1/4 c stock (maybe more, to thin out the sauce so you have enough to cover the meatballs)

Mix all the meatball ingredients together until well combined. Cover and refrigerate while you prep the pesto. Put all the pesto ingredients in a food processor or blender and blend until smooth. Roll the meat mixture into 2-inch balls and place on a cookie sheet lined with aluminum foil, making sure none of the balls are touching. (Trust me, this makes clean-up muuuuch easier. That pesto sticks!) Spoon the pesto over each meatball so that it’s completely covered. (You might want to save some or make another batch if you’re having these meatballs with pasta.) Bake at 350 for 45 minutes or until fully cooked. I’m sure there’s an internal temperature to go by, but if you cut one open, you’ll know if it’s still raw. Serve with pasta, rice, or on their own.

I thought these would just be a good way to sneak some spinach into my diet, but these are actually really amazing! They’re very soft, but the bottoms are so crispy, and the spinach pesto (as opposed to basil-based) is very mild but flavorful.

Raw-ish Apple Pie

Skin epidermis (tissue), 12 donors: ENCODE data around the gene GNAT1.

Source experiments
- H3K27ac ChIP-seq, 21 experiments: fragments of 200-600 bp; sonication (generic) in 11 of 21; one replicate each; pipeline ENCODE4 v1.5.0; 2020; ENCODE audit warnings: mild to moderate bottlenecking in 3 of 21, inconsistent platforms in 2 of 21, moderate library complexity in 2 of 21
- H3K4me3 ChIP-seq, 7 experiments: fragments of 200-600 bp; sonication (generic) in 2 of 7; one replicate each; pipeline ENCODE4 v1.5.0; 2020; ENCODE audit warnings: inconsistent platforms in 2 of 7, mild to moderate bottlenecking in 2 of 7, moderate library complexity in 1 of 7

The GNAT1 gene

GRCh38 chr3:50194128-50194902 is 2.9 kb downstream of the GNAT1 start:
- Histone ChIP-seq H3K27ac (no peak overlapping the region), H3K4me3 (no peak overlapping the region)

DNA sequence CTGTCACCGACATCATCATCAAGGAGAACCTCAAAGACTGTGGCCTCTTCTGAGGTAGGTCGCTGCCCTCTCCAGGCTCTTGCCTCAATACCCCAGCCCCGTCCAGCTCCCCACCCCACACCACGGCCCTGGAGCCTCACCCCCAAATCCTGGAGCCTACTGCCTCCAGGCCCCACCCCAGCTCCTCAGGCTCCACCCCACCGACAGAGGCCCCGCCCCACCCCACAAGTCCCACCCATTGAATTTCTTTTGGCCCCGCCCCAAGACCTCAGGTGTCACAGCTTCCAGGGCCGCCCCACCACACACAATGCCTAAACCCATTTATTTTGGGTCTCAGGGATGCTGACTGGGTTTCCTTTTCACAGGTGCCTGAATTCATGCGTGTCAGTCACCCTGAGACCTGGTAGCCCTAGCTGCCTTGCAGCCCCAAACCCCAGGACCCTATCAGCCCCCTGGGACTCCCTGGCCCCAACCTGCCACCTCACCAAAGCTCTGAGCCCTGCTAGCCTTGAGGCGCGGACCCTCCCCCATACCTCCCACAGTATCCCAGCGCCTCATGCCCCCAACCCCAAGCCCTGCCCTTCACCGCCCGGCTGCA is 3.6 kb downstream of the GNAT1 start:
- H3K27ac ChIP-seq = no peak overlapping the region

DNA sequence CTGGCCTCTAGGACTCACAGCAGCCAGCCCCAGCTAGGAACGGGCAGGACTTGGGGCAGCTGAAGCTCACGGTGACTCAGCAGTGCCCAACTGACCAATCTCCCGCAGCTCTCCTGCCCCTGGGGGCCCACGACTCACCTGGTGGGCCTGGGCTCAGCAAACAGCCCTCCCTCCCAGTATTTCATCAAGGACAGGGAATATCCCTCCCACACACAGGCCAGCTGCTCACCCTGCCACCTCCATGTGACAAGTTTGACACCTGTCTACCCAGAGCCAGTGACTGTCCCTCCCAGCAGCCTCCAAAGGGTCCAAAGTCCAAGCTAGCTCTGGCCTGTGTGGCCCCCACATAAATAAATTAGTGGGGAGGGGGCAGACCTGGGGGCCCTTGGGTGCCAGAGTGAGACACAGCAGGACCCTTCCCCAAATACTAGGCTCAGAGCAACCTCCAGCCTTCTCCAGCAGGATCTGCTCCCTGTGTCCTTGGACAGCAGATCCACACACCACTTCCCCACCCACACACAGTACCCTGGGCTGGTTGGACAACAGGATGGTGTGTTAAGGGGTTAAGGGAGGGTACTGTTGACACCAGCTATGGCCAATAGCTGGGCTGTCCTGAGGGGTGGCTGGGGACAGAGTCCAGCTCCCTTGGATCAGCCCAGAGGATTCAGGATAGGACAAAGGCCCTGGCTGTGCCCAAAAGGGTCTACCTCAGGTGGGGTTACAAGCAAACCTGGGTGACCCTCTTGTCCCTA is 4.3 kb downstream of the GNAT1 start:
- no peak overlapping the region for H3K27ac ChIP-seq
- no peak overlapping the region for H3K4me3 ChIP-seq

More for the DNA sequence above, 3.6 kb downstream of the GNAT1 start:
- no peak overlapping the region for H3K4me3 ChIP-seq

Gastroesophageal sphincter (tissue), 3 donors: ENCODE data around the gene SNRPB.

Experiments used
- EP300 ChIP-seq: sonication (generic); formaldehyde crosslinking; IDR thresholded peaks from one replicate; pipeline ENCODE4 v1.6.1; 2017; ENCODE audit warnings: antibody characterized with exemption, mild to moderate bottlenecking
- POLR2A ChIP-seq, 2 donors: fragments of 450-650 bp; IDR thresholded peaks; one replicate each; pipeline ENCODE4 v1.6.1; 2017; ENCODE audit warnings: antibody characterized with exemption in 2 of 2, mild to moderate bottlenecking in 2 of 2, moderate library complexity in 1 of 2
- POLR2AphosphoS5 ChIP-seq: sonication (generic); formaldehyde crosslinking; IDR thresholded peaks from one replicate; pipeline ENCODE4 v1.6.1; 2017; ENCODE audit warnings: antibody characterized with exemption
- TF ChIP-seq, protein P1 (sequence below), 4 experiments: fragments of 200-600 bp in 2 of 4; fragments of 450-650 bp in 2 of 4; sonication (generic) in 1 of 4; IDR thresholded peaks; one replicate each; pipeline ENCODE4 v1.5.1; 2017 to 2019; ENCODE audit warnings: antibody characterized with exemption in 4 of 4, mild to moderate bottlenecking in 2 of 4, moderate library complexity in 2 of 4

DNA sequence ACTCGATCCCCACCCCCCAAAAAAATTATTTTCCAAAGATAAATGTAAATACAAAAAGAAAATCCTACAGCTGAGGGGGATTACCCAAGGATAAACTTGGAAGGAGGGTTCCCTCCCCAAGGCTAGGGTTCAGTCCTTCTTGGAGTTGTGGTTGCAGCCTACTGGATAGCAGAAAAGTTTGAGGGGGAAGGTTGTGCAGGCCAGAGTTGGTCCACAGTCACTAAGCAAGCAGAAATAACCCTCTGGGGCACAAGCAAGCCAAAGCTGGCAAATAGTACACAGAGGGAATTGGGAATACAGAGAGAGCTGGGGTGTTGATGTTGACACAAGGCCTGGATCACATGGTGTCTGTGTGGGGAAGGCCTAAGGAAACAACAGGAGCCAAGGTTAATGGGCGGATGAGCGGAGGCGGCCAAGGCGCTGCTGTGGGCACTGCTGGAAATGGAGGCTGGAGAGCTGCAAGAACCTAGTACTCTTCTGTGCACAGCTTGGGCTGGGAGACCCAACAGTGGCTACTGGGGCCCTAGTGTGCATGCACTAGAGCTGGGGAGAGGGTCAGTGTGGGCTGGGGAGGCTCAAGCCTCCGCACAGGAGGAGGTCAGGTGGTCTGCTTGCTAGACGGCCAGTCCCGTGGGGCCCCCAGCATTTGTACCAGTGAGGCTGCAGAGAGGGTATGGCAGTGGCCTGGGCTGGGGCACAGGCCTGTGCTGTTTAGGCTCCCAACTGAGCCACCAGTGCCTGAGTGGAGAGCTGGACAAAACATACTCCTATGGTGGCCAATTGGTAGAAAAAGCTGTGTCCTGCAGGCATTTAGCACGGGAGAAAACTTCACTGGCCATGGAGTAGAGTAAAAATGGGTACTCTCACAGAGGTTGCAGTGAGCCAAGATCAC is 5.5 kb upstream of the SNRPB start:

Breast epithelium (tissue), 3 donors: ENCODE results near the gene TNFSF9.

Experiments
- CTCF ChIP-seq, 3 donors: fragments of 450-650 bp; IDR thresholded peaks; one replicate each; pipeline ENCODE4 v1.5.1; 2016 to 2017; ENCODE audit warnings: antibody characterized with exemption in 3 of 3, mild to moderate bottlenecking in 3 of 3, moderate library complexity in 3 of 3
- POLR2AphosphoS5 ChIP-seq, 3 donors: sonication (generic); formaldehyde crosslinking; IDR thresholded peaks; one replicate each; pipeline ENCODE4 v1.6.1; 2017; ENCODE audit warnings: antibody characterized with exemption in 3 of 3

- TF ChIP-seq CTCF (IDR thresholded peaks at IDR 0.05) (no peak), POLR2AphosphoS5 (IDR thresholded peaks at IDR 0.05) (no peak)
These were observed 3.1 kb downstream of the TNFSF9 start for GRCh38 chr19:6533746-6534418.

6 apples (I like Gala or Honeycrisp for this)
1 tbsp honey or agave
dashes of ginger, cinnamon, and nutmeg

1 c pecans (or almonds, walnuts, or any other nuts you would use in a sweet)
1 c dried cranberries

1/3 c dried cranberries
1 tsp cinnamon
1 tsp ginger
1/2 tsp nutmeg

Peel 3 of the apples. Core them and slice them thinly. Arrange them on a baking sheet and top with honey and spices. Bake at 350 for 20-30 minutes or until soft but not too browned. Allow to cool completely before handling.

Meanwhile, crush the nuts a bit. Blend in a food processor with the 1 c of cranberries until it forms a sticky ball. In a greased cake pan, press the mixture evenly over the bottom, like a cheesecake crust. Cut up the other 3 apples (no real need to peel them, unless you’re opposed to tiny bits of peel in your pie) and process them with the rest of the cranberries and the spices. Pour the applesauce over the crust, then artfully (so, so artfully!) arrange the cooked apple slices over the top. Refrigerate, or even freeze, before serving.